The discovery and development of the human papillomavirus (HPV) vaccine has been a major breakthrough in public health. There are close to a hundred strains of HPV, some of which cause certain forms of cancer, and about 75% of sexually active men and women have an HPV infection at some point in their lives.
HPV vaccines have been in use for nearly 10 years, and in that time, we have already seen fewer women developing abnormal cervical tissue changes, the first step in cervical cancer. But there is an opportunity to make the vaccines even better and potentially prevent even more HPV infection and HPV-associated cervical cancer cases.
HPV vaccines protect against cancer-causing strains
The first HPV vaccines to have been developed protect against the 2 strains that cause about 70% of all cases of cervical cancer, HPV16 and HPV18. One of these vaccines (Gardasil) also includes the strains HPV6 and HPV11, which are associated with genital warts. It is known as a quadrivalent HPV (qHPV) vaccine.
Researchers then developed a new version of the vaccine that protects against 9 strains of the virus, known as a 9vHPV vaccine (Gardasil 9). It includes the 4 strains (6, 11, 16 and 18) included in the original Gardasil vaccine, along with 5 additional strains that also are associated with cervical cancer. Altogether, researchers estimate that the 9vHPV vaccine could prevent about 90% of cervical cancer cases.
To understand whether the new 9vHPV vaccine is safe and effective, researchers conducted a clinical trial directly comparing 9vHPV vaccine with the qHPV vaccine currently in use, and they found some very promising results.
Clinical trial compared 2 different forms of vaccine
More than 14,000 young women (age 16-26) from 18 different countries participated in the study and received either the new 9vHPV vaccine or the original qHPV vaccine. The researchers monitored the women for up to 6 years after the first vaccination, checking for abnormal cervical cells or disease and studying the immune system’s response to the vaccine.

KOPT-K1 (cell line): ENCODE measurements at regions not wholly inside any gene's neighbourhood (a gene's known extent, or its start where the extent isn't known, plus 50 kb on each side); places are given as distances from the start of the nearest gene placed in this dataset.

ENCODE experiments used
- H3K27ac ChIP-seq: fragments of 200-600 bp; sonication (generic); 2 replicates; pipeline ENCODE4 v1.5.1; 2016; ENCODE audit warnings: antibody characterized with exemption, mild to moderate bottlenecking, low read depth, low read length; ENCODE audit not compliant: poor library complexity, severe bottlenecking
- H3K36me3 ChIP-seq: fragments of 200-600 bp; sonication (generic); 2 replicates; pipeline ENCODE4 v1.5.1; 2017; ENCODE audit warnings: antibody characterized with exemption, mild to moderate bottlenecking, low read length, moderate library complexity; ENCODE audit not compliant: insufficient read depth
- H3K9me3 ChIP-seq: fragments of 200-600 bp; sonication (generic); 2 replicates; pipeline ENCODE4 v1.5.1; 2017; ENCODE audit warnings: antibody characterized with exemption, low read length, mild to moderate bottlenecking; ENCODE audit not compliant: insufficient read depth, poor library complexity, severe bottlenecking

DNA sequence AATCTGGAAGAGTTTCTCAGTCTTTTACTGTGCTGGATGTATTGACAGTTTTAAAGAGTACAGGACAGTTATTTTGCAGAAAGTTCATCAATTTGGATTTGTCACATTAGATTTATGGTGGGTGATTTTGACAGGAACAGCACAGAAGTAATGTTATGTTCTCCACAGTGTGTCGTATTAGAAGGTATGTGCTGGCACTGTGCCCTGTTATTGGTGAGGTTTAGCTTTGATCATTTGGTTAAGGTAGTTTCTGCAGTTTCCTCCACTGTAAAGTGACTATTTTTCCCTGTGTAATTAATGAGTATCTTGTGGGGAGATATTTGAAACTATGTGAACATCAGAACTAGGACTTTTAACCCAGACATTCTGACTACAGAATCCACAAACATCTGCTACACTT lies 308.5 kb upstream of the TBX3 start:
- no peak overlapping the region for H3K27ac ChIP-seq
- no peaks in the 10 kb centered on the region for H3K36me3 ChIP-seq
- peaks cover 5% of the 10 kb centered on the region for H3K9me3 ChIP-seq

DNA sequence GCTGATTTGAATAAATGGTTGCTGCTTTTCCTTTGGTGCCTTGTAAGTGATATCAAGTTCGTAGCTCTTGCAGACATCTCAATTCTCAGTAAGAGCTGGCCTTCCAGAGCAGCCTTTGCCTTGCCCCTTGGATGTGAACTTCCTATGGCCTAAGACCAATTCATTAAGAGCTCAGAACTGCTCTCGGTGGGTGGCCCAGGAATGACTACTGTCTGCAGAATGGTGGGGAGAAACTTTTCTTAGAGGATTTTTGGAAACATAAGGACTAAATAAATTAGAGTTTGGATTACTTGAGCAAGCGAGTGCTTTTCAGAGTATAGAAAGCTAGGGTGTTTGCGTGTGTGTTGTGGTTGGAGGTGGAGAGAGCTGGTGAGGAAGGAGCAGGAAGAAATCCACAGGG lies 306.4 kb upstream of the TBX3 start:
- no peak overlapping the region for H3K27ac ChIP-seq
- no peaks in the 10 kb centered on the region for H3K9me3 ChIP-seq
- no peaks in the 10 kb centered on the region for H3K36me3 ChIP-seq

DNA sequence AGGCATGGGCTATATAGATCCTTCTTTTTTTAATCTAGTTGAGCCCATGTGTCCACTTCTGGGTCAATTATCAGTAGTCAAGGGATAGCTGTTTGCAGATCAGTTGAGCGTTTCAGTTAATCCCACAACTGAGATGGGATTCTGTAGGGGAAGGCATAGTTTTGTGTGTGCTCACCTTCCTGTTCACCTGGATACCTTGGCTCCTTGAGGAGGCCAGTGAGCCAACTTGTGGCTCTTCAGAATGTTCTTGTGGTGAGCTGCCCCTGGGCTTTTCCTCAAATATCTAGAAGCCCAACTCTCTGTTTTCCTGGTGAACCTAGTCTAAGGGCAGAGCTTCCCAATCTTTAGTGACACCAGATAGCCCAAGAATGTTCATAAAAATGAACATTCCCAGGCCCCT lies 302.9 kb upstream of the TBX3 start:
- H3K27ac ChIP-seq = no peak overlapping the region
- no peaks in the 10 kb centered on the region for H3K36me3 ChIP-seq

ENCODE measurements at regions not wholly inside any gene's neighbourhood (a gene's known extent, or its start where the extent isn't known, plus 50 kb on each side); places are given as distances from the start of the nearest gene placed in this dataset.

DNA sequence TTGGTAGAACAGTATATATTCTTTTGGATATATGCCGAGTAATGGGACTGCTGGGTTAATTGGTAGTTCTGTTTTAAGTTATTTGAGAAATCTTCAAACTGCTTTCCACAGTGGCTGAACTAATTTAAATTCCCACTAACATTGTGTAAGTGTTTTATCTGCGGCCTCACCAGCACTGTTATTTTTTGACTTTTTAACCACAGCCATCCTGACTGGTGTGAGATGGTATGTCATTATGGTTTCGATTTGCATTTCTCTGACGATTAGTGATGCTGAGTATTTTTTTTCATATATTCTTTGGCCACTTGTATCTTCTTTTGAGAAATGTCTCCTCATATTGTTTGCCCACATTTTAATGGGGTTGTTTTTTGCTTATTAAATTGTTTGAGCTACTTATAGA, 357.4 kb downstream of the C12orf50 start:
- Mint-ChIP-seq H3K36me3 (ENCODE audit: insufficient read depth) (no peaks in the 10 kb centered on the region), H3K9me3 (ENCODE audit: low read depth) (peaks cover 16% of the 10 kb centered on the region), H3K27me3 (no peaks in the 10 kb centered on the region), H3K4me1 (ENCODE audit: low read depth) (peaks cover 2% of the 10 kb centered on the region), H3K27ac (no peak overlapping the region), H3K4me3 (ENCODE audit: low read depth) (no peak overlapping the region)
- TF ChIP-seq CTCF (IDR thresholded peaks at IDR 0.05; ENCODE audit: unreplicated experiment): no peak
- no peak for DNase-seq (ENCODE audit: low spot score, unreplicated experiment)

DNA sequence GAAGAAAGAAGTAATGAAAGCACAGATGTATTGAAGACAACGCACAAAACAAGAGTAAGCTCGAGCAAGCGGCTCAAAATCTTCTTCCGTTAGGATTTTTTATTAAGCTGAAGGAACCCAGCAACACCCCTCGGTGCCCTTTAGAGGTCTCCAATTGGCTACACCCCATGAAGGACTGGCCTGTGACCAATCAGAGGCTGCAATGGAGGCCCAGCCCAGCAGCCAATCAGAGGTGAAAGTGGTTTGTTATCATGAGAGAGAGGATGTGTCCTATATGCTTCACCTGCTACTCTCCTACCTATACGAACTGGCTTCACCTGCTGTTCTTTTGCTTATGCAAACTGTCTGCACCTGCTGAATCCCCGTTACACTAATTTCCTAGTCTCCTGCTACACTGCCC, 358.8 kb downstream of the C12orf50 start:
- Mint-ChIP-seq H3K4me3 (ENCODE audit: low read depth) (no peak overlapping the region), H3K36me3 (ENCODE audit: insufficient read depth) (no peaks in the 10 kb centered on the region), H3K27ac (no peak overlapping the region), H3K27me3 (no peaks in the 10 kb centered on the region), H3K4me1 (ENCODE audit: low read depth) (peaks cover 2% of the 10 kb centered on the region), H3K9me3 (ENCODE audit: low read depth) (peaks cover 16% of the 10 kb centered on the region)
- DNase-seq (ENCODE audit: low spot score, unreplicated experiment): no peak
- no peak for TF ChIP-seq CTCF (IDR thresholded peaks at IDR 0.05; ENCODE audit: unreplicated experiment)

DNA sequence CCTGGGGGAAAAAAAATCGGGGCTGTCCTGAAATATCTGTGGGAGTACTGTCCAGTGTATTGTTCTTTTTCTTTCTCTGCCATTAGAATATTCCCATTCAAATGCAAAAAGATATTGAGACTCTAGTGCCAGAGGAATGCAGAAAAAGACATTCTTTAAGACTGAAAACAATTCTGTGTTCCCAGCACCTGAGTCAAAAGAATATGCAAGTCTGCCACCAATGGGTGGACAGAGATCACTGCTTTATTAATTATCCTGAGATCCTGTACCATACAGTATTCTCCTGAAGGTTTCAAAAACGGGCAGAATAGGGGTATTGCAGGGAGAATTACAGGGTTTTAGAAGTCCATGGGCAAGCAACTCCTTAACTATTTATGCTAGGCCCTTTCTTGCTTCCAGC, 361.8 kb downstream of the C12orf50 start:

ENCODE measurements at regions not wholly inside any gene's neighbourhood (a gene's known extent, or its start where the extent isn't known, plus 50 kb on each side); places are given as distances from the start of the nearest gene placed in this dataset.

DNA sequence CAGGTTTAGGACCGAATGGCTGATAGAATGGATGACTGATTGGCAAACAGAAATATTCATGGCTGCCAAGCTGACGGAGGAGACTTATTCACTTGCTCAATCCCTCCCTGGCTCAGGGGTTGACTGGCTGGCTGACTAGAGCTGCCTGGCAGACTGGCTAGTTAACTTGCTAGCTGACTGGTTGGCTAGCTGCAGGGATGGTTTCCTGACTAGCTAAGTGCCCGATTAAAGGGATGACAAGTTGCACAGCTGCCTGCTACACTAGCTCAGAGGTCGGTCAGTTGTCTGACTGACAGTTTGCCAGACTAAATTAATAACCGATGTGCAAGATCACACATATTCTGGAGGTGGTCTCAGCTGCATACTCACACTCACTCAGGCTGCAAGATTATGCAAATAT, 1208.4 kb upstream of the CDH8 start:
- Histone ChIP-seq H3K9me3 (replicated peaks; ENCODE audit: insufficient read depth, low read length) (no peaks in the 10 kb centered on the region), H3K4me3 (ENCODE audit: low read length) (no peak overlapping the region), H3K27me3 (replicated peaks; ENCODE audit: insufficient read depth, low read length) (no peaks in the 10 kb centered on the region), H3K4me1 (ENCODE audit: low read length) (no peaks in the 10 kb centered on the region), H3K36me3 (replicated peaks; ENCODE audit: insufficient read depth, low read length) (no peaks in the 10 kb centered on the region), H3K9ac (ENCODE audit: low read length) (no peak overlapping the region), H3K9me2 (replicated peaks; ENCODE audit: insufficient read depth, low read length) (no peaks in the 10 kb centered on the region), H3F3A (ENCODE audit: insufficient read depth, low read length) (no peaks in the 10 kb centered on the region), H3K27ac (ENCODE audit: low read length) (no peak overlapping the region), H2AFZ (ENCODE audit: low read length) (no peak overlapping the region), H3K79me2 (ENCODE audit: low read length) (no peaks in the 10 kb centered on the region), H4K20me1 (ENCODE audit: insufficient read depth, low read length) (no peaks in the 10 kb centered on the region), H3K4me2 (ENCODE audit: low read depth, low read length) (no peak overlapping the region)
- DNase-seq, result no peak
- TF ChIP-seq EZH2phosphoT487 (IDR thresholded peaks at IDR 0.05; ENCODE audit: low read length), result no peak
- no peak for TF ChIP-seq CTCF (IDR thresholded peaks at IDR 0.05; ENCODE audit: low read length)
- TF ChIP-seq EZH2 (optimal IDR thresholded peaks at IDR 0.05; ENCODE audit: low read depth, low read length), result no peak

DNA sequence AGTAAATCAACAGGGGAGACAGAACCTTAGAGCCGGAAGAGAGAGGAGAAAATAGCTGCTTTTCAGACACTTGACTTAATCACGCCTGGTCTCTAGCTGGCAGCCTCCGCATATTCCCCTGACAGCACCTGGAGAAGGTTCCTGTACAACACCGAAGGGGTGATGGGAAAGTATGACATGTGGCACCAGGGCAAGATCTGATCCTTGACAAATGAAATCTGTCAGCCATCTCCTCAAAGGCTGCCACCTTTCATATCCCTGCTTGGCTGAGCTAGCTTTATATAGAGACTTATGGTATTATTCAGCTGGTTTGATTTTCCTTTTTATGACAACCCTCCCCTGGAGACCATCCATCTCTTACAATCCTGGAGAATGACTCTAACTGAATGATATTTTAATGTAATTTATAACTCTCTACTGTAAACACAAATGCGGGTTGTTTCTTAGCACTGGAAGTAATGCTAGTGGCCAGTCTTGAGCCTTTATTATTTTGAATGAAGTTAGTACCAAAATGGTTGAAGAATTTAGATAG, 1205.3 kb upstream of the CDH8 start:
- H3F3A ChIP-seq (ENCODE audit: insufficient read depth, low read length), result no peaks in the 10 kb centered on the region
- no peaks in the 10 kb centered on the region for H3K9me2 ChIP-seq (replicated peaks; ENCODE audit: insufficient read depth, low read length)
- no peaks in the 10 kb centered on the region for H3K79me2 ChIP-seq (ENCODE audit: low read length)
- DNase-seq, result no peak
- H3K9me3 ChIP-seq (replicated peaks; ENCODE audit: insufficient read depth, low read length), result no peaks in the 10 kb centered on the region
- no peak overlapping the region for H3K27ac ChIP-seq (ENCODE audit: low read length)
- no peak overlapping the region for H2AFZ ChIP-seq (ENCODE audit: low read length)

The researchers found that the new vaccine was highly effective at preventing infection and disease. The vaccine reduced gynecological disease at risk of becoming cancerous related to the 5 additional HPV strains by 97%. In addition, the new vaccine was just as effective as the qHPV vaccine in triggering long-term immune protection against the original 4 HPV strains.
Importantly, the researchers found that most cases of cervical disease diagnosed during the study were in women who had an HPV infection before they were vaccinated, demonstrating the importance of vaccinating women before they are exposed to HPV.
Cervical cancer is a global problem
Current HPV vaccines are effective in reducing infection and high-risk cervical changes, and now there may be opportunity to protect against even more cancer-causing strains. The recent trial shows that the new vaccine is safe and effective in preventing high-risk cervical disease.
Most cases of cervical cancer are diagnosed in low and middle income countries, where access to HPV vaccines and regular screening may be more limited. To have the most impact on cervical cancer globally, prevention measures need to be accessible to these populations. A vaccine that prevents infection from 9 different strains of HPV has enormous potential to prevent cancer around the world, and it is sure to be studied more in the global context.
Eileen Hoftyzer, BSc, and Carolyn Goard, PhD